In Chicago, Amnesty International to debate legalizing sex trade
By NEIL STEINBERG April 3, 2014 7:56PM
Attorney General Lisa Madigan | Sun-Times file photo
Updated: May 5, 2014 8:46AM
This weekend, Amnesty International USA is holding its annual meeting — Human Rights Conference 2014 — in Chicago, just as many organizations do.
Registration begins Friday morning at the JW Marriott on West Adams. As is common with such events, there will be awards and tributes, speeches and seminars, pizza and programs designed to “develop, sharpen, and practice organizing skills.”
Standard stuff. Except for one item on the agenda, from 6 to 6:45 p.m. Friday, a discussion on “Human Rights Policy: Consultation on the Decriminalization of Sex Work.”
In case you are tempted to stop by that conversation, you can’t: closed to the public.
You may, however, join the protest convening in the street at 5 p.m. Illinois Attorney General Lisa Madigan will be there, along with Cook County Commissioner Bridget Gainer, asking Amnesty International why it is using its good offices, usually found spotlighting torture and political oppression, to go to bat for pimps and johns.
“To me, as a woman, as the mother of two daughters, as the attorney general, I don’t want to live in a world where we say it’s OK to enslave or exploit women,” said Madigan, whose office works to combat child pornography and sexual trafficking. She said the “unspeakable horrors” her investigators uncover is why she is planning on personally attending the protest. “The reality is, no young girl dreams of growing up to become a prostitute. It’s not a choice.”
Amnesty says the whole thing is a misunderstanding — that it is firmly opposed to sex trafficking and child sex abuse. But . . .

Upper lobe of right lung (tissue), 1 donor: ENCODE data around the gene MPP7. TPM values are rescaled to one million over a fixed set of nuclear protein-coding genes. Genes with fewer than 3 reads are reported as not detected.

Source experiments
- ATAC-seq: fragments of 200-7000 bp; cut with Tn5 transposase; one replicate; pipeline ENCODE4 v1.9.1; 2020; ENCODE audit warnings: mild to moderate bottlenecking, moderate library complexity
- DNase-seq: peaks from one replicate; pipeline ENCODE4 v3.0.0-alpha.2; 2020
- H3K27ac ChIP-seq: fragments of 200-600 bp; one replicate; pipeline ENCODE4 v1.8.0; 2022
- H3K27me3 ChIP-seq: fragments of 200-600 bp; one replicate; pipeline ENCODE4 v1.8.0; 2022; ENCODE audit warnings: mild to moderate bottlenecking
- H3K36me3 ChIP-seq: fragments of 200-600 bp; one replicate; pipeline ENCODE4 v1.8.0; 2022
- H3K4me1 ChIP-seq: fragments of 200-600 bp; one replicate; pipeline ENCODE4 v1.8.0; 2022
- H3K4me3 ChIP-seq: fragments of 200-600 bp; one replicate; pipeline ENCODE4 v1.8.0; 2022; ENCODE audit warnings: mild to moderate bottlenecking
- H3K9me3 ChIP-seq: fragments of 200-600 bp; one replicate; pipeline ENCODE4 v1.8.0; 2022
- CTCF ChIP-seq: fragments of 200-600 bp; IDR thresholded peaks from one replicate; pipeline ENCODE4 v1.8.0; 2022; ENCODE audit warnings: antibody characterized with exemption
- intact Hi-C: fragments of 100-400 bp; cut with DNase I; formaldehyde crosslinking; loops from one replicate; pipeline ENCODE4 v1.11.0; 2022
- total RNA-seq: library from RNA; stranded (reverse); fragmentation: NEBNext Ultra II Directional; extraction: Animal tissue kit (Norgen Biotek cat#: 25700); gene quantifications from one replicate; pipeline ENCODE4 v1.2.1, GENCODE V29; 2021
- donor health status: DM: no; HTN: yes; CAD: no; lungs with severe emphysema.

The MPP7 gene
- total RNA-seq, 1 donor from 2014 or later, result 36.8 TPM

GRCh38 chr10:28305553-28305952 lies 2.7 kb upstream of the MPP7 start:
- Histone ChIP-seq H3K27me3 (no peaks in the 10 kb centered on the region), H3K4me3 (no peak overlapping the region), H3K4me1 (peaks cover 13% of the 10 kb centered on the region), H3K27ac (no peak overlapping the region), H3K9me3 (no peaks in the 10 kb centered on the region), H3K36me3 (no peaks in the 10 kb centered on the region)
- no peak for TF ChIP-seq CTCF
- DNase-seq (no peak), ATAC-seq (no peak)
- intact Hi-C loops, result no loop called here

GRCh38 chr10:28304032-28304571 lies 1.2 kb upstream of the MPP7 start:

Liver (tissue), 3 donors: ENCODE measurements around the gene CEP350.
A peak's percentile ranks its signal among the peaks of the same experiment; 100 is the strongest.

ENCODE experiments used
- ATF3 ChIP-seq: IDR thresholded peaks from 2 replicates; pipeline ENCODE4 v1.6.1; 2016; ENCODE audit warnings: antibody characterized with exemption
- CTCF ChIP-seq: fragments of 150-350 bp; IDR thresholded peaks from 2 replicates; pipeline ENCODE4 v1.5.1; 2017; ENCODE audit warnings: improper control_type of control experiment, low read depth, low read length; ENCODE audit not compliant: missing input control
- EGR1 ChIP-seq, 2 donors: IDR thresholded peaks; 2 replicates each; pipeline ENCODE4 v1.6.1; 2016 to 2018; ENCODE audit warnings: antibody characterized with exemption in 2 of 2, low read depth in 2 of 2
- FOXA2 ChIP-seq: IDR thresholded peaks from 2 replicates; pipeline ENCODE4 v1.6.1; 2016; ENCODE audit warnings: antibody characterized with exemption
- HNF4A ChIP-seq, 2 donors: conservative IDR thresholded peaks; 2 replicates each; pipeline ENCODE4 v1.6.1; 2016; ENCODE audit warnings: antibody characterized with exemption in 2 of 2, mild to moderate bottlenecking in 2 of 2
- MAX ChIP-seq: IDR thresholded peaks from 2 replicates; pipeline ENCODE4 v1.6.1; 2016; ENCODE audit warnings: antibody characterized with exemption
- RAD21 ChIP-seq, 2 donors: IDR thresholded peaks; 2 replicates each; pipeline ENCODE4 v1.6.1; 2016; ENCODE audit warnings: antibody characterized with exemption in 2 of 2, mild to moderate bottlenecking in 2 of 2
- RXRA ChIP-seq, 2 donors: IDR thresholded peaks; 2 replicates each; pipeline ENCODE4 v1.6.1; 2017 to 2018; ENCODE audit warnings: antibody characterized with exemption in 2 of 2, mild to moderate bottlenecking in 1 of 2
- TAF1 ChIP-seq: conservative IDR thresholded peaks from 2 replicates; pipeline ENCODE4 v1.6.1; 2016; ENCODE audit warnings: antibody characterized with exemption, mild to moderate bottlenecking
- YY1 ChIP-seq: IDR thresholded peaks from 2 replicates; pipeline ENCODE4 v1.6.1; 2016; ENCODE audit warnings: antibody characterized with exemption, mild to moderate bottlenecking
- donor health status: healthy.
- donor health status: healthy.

“The evidence shows that best way to ensure sex workers’ human rights is to decriminalize the buying and selling for sex,” said Cristina M. Finch, managing director of Amnesty International USA’s Women’s Human Rights Program.
“Our goal is to find the best way to protect the human rights of millions of sex workers around the world,” the group’s Washington office said, in a statement. “Decriminalization of sex work involving consenting adults may assist in that effort.”
The issue pivots on that notion of consent. Is Madigan right, that prostitution is invariably the result of sex abuse and coercion? Or can it be a choice, a business transaction among consenting adults?
“We believe all policies regarding prostitution should be based on realities, not theories,” said Kaethe Morris Hoffer, executive director of the Chicago Alliance Against Sexual Exploitation, who called the idea of prostitutes choosing that life “a myth.”
“The overwhelming majority were first prostituted before they turned 18,” she said, “The research makes it clear: Child sexual abuse is boot camp for prostitution.”
She said that not only do movies put a false, bright spin on prostitution, but often the prostitutes must do so themselves.
“A lot of girls and women in the sex trade, if you ask them, ‘Do you have a pimp?’ they’ll say no,” said Morris Hoffer. “But if you ask, ‘Do you have a boyfriend to whom you give all the money you make?’ they say yes.”
Amnesty International stumbled into this debate last year when a draft “background document” was posted online, which begins, “Amnesty International is opposed to the criminalization or punishment of activities related to the buying and selling of consensual sex between adults. Amnesty International believes that seeking, buying, selling and soliciting paid sex are acts protected from state interference as long as there is no coercion, threats or violence associated with those acts.”
The group is only discussing this proposal, behind closed doors, on Friday. The actual vote will take place in October.
Morris Hoffer said in the past Amnesty International has initially blundered when it comes to women’s issues, for instance claiming that female genital mutilation “was a cultural practice it shouldn’t take a position on.” Then the group reversed itself and became active in the fight against the practice. Those protesting hope they reverse on this issue too.
“Virtually all people who prostitute themselves were first prostituted as children and they see no alternative to survive,” Madigan said. “No child, no one’s son or daughter should ever have to engage in acts they don’t want. . . . There’s no dignity at all in being a prostitute.”
Even if some minority of prostitutes engage in the practice willingly, as adults, that isn’t an argument for permitting the trade.
“Prostitution needs to be illegal for the same reason child labor and heroin need to be illegal,” Gainer said. “Because they’re generally harmful and cause harm through society. All these women are forced, one way or another. This is not ‘Pretty Woman.’ ’’